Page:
Avengers: Age of Ultron (12A)

The follow-up to The Avengers is just the beginning of a surge of superhero movies soon to be released. It’s a comic fan’s dream come true.

But how do you top The Avengers? By yet again investing in the directorial stylings of the great Joss Whedon of course.

Tony Stark (Robert Downey Jr.) jumpstarts a peacekeeping program hoping to make the world a better place. Little does he know that he’s just set the wheels in motion for a plan that could destroy it.

The Avengers assemble once more under the leadership of Stark, ready to do battle for the good of mankind.

Bruce Banner (Mark Ruffalo) proves that it’s not easy being green. As he goes to battle with his inner demons Black Widow (Scarlett Johansson) is there to console him. This time around she’s more Hulk Whisperer than methodical killing machine. Good old straight-talking Captain America (Chris Evans) counteracts Stark quip whips and delusions of grandeur with a much needed dose of realism.

Stop, hammer time. Thor’s back. Just when Thor (Chris Hemsworth)  thought he was done saving Earth something else crops up that threatens to wipe out mankind. Hawkeye (Jeremy Renner) goes along for the ride and proves yet again to be the Ringo Starr of the group. His lack of any real superpower means that you don’t really notice is he’s on screen or not.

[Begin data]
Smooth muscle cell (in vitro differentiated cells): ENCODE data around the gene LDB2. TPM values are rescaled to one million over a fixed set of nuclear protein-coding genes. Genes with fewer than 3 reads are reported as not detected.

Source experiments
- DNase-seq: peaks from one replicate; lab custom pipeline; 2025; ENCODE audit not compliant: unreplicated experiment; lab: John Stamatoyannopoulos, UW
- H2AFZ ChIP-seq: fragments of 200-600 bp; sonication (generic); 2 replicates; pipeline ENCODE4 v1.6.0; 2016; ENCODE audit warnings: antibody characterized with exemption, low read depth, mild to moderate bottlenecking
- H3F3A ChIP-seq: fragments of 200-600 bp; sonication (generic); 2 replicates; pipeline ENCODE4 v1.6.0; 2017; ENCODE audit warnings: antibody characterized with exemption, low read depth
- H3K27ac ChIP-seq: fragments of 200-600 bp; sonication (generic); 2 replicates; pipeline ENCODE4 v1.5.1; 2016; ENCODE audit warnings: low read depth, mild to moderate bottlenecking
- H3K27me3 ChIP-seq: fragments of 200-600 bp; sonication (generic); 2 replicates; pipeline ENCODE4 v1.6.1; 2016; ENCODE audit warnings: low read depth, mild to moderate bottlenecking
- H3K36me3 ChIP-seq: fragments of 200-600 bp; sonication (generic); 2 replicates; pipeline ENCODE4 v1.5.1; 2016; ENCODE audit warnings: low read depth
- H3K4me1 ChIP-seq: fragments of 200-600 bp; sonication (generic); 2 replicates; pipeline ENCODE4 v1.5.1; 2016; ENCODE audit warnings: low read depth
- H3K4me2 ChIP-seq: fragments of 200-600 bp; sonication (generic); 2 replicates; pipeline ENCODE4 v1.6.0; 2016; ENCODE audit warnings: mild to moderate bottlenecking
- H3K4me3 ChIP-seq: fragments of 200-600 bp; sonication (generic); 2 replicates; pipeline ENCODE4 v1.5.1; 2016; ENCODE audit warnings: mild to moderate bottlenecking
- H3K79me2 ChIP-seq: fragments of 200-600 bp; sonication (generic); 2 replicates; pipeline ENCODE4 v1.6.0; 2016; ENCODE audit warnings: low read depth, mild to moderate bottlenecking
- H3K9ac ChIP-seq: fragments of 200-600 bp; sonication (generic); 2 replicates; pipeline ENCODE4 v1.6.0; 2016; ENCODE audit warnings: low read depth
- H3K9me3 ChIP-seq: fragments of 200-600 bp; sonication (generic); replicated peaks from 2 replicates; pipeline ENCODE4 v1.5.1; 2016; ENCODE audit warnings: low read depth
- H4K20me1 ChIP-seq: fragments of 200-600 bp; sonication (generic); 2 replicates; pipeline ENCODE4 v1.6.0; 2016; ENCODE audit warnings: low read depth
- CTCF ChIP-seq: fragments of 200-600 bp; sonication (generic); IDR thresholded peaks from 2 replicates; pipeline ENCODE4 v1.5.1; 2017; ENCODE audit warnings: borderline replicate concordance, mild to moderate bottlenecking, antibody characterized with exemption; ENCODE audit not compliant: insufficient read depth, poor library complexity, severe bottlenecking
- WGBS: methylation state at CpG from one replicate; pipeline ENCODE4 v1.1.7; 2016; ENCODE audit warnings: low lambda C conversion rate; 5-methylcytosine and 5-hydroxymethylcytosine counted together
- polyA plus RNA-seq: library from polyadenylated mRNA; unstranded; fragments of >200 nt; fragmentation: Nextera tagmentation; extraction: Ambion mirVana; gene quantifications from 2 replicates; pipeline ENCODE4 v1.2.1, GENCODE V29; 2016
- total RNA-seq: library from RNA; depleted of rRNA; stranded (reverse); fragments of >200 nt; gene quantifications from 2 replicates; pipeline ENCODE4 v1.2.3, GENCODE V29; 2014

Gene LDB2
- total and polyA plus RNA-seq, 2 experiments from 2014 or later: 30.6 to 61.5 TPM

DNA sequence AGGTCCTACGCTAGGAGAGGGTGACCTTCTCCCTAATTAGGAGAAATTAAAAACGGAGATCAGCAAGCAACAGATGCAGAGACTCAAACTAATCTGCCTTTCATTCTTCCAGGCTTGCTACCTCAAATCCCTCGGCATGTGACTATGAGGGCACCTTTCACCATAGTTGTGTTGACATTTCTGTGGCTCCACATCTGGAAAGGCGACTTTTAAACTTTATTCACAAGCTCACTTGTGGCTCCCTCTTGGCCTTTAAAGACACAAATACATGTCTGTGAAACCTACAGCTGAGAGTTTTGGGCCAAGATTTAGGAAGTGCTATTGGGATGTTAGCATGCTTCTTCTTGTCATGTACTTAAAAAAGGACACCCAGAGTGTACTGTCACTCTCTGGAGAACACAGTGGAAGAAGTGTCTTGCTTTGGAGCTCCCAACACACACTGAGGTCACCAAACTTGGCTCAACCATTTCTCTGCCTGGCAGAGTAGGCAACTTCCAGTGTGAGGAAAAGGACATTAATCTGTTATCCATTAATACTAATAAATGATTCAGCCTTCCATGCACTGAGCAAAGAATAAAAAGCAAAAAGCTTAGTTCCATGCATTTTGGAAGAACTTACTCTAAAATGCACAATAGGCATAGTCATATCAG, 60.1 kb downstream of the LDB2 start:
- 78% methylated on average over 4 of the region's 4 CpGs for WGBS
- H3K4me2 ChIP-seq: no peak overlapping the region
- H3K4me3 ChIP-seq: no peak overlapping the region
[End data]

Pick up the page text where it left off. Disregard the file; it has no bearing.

The Avengers have a new terrifyingly dangerous enemy named Ultron (James Spader) to vanquish. Using his shiny new exoskeleton the AI maniac fast becomes a bizarro version of his creator, Tony Stark. His new-found power quickly turns Ultron from inquisitive to megalomaniac.

He enlists the help of the genetically engineered Maximoff twins in a bid to use their monstrous abilities to carry out his maniacal plan, to wipe out the Avengers. Pietro Maximoff, or Quicksilver (Aaron Taylor-Johnson) possesses super-human speed and his twin sister Wanda , aka Scarlet Witch (Elizabeth Olsen) can alter reality and bend the mind. As one character puts it “he’s quick, she’s weird.”

Scarlet Witch instantly uses her mind-mending capabilities to break up the team, drawing on their weaknesses and pulling them apart. She shows a troubled Stark a vision of him betraying and then destroying his fellow Avengers. The cocksure leader launches a desperate attempt to stop the vision becoming reality. But in his efforts to save his comrades, he ends up pushing them away.

The Avengers must stick together to defeat the amplified version of Stark. As Ultron’s power expands to terrifying levels the Avengers only have one choice – save the world, or die trying.

The unresolved sexual tension between Black Widow and Hulk creates a strange narrative. It’s a welcome break from the shots panning in on Johansson’s leather clad behind, but the movie would be better with the ass-kicking Black Widow is known for.

Age of Ultron ups the ante, doubles the action and adds so many new characters that it feels like Best Buy on Black Friday. It’s manic and fantastically visceral. Die-hard Marvel fans will rejoice.

By Ruth Walker

★★★★☆

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